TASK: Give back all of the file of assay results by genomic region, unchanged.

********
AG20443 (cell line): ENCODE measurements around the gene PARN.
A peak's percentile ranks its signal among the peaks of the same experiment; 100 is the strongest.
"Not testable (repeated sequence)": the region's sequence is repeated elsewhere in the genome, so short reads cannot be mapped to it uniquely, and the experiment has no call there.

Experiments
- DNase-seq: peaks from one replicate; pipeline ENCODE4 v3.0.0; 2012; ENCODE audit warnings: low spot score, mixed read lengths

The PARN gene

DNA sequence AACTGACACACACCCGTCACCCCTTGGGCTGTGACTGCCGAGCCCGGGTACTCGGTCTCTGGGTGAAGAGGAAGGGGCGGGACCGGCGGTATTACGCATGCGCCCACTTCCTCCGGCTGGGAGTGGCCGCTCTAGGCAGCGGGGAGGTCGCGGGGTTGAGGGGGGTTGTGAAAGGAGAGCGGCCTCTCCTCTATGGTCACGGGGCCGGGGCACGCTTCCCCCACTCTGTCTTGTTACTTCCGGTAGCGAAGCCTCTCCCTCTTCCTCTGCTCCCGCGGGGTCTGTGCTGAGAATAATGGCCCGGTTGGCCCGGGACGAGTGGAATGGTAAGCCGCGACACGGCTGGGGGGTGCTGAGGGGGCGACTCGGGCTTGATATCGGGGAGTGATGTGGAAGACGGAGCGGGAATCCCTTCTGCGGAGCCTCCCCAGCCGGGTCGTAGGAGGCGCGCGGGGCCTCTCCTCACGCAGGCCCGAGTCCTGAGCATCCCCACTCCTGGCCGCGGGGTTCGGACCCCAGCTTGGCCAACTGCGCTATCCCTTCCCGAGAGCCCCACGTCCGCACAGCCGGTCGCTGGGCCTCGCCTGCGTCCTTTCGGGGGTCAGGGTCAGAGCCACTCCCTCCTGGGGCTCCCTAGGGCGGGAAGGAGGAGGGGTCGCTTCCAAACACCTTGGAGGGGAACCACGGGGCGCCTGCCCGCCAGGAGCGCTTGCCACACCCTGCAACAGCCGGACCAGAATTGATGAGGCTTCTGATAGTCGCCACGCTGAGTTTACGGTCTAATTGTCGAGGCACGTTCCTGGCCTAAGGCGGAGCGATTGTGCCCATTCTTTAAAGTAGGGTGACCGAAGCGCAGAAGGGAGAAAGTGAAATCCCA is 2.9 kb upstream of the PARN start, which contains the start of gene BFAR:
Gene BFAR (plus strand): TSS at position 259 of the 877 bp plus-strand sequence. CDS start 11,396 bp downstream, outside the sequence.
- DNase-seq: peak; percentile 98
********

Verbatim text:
AG20443 (cell line): ENCODE measurements around the gene PARN.
A peak's percentile ranks its signal among the peaks of the same experiment; 100 is the strongest.
"Not testable (repeated sequence)": the region's sequence is repeated elsewhere in the genome, so short reads cannot be mapped to it uniquely, and the experiment has no call there.

Experiments
- DNase-seq: peaks from one replicate; pipeline ENCODE4 v3.0.0; 2012; ENCODE audit warnings: low spot score, mixed read lengths

The PARN gene

DNA sequence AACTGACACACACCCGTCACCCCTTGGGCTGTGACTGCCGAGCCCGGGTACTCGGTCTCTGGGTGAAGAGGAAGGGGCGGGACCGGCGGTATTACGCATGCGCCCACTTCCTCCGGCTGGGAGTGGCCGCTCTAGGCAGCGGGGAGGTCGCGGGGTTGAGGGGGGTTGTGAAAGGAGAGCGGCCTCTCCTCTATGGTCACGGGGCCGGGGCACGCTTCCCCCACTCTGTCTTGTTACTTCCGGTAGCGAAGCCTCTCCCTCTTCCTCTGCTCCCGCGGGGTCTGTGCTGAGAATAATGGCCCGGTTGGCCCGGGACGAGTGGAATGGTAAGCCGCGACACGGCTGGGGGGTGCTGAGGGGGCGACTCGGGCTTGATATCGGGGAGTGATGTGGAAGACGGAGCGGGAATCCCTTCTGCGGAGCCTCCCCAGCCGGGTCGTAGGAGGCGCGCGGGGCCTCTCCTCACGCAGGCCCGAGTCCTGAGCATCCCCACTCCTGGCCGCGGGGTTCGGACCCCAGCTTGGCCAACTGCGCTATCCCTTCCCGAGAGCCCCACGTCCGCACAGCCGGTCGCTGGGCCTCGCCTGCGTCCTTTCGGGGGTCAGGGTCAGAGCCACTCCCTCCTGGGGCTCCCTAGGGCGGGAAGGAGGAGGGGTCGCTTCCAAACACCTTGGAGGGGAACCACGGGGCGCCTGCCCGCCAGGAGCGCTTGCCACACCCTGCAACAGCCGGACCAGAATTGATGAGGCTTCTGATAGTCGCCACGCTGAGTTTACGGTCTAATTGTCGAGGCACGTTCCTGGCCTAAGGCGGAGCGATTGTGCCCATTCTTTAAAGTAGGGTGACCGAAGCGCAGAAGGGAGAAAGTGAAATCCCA is 2.9 kb upstream of the PARN start, which contains the start of gene BFAR:
Gene BFAR (plus strand): TSS at position 259 of the 877 bp plus-strand sequence. CDS start 11,396 bp downstream, outside the sequence.
- DNase-seq: peak; percentile 98